Eric and Rebecca were true entertainers—and I speak from experience.
From the first day we showed up until the night of the reveal, they always had an ice-cold beer with our name on it… literally. They actually created a Save My Reno blend that was a light wheat beer—I’m not kidding! (Missed this episode? Watch it here!)
Which is exactly why their kitchen brought them so much anguish. It was closed off and even two bodies was one too many in the kitchen. The cabinets were original, the countertop and backsplash were vinyl with gold stars on them (which I kinda actually liked) and there was barely room for a fridge let along a dishwasher, toaster or microwave.
And outside of their kitchen wasn’t much better. In between the kitchen and dining room was an awkward office and there were four types of floor within one step of each other. If I could sum up in one word what the space really needed, it’d be: cohesion.
Both engineers, Rebeca and Eric were handy enough to remove a wall—but even they had to admit that they needed help. Although, not before Seb and Eric tested out his framing handiwork to their corgi Newton and I’s chagrin. 😉
Funny anecdote: The trees still said summer but the air said late fall, so to not look crazy during our interviews in big jackets, our best option was to stay warm from camera-down and freeze a tad for a few minutes waist-up, haha! We’re super fashion-forward 😉
As far as demo was concerned there was nothing worth saving. Although the cabinets reminded me of my Nonna and the pegboard was cute in theory, we had to say bye-bye to everything—everything except for their original solid copper cabinet hardware, that is.
As you can see below, the only challenge we faced could be a good thing depending on your point of view: things were made super well back in the day. So even my full jumping weight wasn’t enough to take a cabinet door down. That’s where Seb stepped in to lend some elbow grease.
To save some money and nod to their love for beverages, we got the idea to up-cycle whisky decanters that we nabbed for $20. We did have to spend some money getting them professionally cut by Ross “the glass boss” but it was an expense that was well worth the pride of making them ourselves.
And yes, the blade Ross cut the glass with is made of DIAMONDS. Nuts! Another cool aspect was that, technically, you could use the leftover bottoms from the decanters as cute candy dishes. To put it how a cute grandma would, Rebecca was a hoot. She was always game for anything and loved the whole experience. Wire a light? No problem. Give us the keys to your house to tear apart and rebuild? Okay! Always excited, pumped and grateful.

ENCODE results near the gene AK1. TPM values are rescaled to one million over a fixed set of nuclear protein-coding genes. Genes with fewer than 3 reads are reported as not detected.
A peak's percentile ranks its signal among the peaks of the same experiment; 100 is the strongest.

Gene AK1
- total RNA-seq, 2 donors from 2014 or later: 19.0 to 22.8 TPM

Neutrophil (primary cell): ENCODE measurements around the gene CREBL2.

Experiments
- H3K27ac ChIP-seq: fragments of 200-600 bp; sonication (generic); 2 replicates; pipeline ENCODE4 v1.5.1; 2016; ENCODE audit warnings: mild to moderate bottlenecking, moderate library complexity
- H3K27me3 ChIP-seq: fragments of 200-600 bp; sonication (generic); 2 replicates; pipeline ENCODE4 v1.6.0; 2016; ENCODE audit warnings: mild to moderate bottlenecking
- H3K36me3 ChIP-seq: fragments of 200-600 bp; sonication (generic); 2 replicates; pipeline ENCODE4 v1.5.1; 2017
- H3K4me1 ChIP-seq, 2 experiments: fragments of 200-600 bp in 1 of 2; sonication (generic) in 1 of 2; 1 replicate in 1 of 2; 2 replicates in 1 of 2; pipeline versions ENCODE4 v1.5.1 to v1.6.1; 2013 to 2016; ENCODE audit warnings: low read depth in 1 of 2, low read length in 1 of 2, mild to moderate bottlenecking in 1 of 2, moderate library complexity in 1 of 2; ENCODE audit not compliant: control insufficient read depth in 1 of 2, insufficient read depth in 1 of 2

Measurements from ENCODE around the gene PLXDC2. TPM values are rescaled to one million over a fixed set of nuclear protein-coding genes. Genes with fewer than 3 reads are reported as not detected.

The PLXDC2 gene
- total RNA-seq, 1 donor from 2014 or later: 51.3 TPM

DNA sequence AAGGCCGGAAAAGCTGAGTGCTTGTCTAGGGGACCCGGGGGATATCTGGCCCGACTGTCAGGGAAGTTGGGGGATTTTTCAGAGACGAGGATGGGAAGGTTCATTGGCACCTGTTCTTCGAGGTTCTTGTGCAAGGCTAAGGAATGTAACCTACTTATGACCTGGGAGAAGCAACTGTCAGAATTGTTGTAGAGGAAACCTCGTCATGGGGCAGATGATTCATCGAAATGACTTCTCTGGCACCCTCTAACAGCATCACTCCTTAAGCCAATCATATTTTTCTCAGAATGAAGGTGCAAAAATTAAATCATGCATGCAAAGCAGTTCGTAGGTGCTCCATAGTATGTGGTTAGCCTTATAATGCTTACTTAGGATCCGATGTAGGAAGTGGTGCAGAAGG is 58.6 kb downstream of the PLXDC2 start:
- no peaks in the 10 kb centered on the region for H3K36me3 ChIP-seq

Initially, my drawing and vision was to cluster three decanters of very different shapes and sized, but we only found square decanters in super-similar looks, but I’m actually really happy with how it turned out more than if I found round or tiny ones, too.
You can watch the whole DIY video here so you can do it at home!
In the end, the space was a true testament to how peppering in just a few high-end features can really elevate an entire room. The cabinets were pre-fab and inexpensive, as was the barn-board in this case (as it was leftover form another job). This allowed us to splurge a bit on a mini beverage fridge, glass rinser, and a bold copper backsplash, evaluating the entire room.
Other than the authentic copper pulls we reused from their original kitchen, my favorite part of the build is the glorious and huge 7 foot island we installed. It not only allows for oodles of prep space, but offers seating, too. And the DIY decanter pendant lights look amazing and cost us just a fraction of what similar fixtures run for. It wasn’t shown in its full glory, but Newton was a pretty happy pup on reveal day, too!
And be sure to head to HGTV.ca for all of the before and after photos. And below, feast your eyes on some online finds so you can get the look for yourself.
Get The Look: